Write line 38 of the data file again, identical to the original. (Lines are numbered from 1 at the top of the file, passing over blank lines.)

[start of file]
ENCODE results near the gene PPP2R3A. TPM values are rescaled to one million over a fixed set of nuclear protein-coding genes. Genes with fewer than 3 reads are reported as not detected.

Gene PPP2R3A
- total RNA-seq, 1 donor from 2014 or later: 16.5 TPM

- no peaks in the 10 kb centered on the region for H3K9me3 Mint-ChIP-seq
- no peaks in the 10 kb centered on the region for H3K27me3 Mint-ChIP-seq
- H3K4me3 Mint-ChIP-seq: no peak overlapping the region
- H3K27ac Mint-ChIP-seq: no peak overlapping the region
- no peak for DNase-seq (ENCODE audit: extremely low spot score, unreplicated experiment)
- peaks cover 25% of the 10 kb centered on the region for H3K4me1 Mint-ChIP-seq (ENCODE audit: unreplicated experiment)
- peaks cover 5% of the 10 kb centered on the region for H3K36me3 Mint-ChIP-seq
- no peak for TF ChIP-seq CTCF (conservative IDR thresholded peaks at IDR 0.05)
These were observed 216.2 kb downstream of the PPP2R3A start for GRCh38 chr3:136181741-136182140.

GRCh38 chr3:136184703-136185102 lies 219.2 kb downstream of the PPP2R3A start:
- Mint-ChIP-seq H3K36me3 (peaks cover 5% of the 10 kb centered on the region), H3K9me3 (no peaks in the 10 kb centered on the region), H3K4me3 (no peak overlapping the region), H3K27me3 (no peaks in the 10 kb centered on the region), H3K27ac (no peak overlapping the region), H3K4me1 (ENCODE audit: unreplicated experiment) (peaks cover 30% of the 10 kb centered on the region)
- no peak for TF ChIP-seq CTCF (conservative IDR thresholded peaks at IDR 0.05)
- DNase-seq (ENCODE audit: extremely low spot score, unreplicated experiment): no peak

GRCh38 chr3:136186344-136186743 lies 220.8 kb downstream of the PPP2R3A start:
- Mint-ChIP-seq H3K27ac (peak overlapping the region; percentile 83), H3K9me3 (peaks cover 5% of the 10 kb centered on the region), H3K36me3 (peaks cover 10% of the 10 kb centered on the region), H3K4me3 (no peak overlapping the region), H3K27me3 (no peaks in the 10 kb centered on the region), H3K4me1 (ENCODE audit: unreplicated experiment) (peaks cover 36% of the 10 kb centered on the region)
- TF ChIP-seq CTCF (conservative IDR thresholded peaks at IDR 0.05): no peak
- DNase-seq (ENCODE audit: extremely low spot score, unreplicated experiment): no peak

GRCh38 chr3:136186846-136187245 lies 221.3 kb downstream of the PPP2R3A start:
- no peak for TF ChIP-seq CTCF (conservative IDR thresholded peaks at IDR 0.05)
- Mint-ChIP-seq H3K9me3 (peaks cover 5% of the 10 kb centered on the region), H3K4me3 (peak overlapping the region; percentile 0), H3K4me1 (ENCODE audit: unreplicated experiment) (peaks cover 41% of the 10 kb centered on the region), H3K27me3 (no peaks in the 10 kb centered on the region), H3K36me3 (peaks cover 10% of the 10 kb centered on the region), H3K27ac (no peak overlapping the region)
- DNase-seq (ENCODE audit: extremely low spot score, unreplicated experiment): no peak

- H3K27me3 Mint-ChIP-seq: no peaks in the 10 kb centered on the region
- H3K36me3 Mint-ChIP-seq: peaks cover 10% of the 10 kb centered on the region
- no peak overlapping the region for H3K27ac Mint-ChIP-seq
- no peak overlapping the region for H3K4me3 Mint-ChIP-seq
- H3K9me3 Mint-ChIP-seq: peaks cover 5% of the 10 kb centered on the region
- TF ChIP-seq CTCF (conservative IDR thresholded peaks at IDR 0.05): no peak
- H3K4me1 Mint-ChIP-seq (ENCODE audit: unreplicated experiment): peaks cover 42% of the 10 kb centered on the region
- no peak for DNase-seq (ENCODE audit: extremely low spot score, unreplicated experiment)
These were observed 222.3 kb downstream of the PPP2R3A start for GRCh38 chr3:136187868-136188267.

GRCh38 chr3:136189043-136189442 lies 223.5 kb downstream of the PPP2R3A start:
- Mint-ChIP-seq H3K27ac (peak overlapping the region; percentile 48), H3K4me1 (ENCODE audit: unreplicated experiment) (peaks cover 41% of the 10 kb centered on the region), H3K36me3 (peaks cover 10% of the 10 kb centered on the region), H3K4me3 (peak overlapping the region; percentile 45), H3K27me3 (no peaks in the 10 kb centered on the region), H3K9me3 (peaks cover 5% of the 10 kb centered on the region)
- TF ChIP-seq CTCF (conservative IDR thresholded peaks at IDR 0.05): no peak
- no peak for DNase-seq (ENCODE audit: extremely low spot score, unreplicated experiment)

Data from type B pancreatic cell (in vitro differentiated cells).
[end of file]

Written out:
Data from type B pancreatic cell (in vitro differentiated cells).